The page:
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Jeffrey J. Schott
Senior Fellow, Peterson Institute for International Economics
Trade ministers from the 12 countries participating in the Trans-Pacific Partnership (TPP) trade negotiations concluded talks on October 5, 2015. Negotiations are done but there is much left to do before this mega-regional trade accord is ratified and implemented.
If Congress and the president work closely, a TPP vote could be taken by Congress by mid-2016. However, differences over the drafting of implementing legislation could delay a vote for an extensive period (as occurred with the Korea-US Free Trade Agreement).
The following is the estimated timeline for this process in the United States, pursuant to the requirements of the recently enacted Trade Promotion Authority (TPA) legislation.
First, President Obama has to notify Congress of his intention to sign the accord after which at least 90 days must pass before he can actually put pen to paper. This open period allows Congress and the public to analyze and debate the actual terms of the agreement before the United States formally commits to its obligations. This notification sets in motion two complementary analyses of the TPP:
Because those reports require the full TPP text and national schedules for trade liberalization, it could take a short period before President Obama issues his formal notification. We expect him to do so during the week of October 12, 2015.
TPA also requires the president to publish the full TPP text on the USTR website at least 60 days prior to signing the pact. Legal teams from the 12 TPP countries have been reviewing those sections of the TPP deal that essentially had closed by the Maui ministerial meeting in July 2015 and hope to complete reviewing of the most recent decisions in the coming month. We expect the TPP text to be available to the public by the end of October or early November 2015.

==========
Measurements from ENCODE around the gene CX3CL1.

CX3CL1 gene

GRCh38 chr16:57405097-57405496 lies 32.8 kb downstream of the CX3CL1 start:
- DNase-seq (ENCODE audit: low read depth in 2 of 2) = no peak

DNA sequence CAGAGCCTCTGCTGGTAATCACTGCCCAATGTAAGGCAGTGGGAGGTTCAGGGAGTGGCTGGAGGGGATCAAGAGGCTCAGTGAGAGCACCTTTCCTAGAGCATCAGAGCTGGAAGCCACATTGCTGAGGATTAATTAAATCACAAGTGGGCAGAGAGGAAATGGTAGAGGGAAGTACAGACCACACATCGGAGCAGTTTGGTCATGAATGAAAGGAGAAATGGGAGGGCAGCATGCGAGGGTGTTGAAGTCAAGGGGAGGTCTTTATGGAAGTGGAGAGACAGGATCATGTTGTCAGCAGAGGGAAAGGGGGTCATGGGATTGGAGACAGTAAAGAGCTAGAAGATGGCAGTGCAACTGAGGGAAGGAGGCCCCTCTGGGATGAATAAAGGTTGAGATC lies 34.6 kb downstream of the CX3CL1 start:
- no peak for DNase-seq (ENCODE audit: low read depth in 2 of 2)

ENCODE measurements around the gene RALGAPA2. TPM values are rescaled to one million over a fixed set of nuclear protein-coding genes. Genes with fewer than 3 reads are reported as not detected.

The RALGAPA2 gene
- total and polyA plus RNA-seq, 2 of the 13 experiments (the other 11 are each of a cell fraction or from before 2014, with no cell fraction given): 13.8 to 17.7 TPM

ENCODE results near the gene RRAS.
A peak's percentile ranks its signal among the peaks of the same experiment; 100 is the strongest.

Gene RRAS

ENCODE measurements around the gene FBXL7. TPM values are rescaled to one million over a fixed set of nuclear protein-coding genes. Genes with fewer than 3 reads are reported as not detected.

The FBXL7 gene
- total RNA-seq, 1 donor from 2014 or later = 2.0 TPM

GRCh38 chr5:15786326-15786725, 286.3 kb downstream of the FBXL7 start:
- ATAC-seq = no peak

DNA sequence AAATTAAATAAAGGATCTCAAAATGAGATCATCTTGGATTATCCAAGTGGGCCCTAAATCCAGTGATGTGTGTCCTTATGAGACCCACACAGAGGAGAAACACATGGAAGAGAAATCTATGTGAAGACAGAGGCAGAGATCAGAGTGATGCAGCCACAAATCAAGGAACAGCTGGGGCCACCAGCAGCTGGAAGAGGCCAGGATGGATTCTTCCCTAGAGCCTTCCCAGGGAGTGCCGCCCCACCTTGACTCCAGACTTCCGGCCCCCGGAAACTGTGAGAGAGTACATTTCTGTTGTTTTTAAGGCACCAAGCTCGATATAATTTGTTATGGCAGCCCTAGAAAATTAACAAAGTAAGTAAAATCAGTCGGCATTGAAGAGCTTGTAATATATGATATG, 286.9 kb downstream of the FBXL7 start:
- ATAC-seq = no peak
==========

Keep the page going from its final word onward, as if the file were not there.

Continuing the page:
After the notification, publication, and various consultation requirements have been met, the president can sign the TPP, which we expect as early as the second half of January 2016, but it could occur at a later date.
Assuming the TPP is signed in January, the next step is the drafting of implementing legislation. Unlike many other countries where the pact becomes part of national law once ratified, the US Congress needs to pass legislation to revise current US laws and policies in areas where US practice is not consistent with the new TPP obligations. While the president is required to submit the draft legislation to Congress, in practice the bill is crafted in Congress with input from the executive branch. There is no time limit for the completion of the draft implementing bill. The “fast track clock” mandated by TPA does not begin until the president takes the resulting draft bill and formally presents it to the House Ways and Means Committee. At that point, the TPA’s expedited procedures (e.g., no amendment, limited debate) take effect.
With close cooperation between congressional leaders and the executive branch, the draft TPP implementing bill could be prepared in the first few months of 2016 and then debated and voted on before the summer of 2016. If frictions arise between the two, then the consolidation of the draft bill could be delayed for months or longer (as occurred with the bill implementing the Korea-US FTA).
When could the TPP enter into force? The criteria for entry into force are detailed in the final provisions of the TPP accord and are not yet publicly available. Suffice it to say, the TPP will not be implemented until after Congress has approved it and other countries have followed suit. Under the optimistic scenario posited above, TPP implementation could start in 2017. But the start date could be pushed back if the drafting of the US implementing legislation is fractious and prolonged.
1. See the “Bipartisan Congressional Trade Priorities and Accountability Act of 2015,” as codified in Public Law 114-26.
[Published with permission from PIIE; original posting dated October 6th 2015 is found here]